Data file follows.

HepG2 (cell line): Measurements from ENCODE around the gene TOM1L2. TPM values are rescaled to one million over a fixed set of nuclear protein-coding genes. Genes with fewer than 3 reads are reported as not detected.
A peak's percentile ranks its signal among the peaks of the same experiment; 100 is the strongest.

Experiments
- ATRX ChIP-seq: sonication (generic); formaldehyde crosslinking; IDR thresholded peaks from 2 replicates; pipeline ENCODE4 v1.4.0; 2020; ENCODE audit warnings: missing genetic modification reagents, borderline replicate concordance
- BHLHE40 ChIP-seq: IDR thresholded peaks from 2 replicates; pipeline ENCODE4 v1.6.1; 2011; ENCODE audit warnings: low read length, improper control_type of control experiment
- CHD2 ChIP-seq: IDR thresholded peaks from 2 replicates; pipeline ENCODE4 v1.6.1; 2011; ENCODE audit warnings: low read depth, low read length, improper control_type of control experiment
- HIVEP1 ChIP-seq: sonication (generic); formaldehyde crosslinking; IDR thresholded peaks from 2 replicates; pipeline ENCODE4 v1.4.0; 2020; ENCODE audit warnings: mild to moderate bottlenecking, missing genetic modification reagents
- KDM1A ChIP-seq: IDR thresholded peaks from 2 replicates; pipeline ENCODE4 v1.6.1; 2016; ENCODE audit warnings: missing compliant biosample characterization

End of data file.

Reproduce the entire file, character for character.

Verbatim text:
HepG2 (cell line): Measurements from ENCODE around the gene TOM1L2. TPM values are rescaled to one million over a fixed set of nuclear protein-coding genes. Genes with fewer than 3 reads are reported as not detected.
A peak's percentile ranks its signal among the peaks of the same experiment; 100 is the strongest.

Experiments
- ATRX ChIP-seq: sonication (generic); formaldehyde crosslinking; IDR thresholded peaks from 2 replicates; pipeline ENCODE4 v1.4.0; 2020; ENCODE audit warnings: missing genetic modification reagents, borderline replicate concordance
- BHLHE40 ChIP-seq: IDR thresholded peaks from 2 replicates; pipeline ENCODE4 v1.6.1; 2011; ENCODE audit warnings: low read length, improper control_type of control experiment
- CHD2 ChIP-seq: IDR thresholded peaks from 2 replicates; pipeline ENCODE4 v1.6.1; 2011; ENCODE audit warnings: low read depth, low read length, improper control_type of control experiment
- HIVEP1 ChIP-seq: sonication (generic); formaldehyde crosslinking; IDR thresholded peaks from 2 replicates; pipeline ENCODE4 v1.4.0; 2020; ENCODE audit warnings: mild to moderate bottlenecking, missing genetic modification reagents
- KDM1A ChIP-seq: IDR thresholded peaks from 2 replicates; pipeline ENCODE4 v1.6.1; 2016; ENCODE audit warnings: missing compliant biosample characterization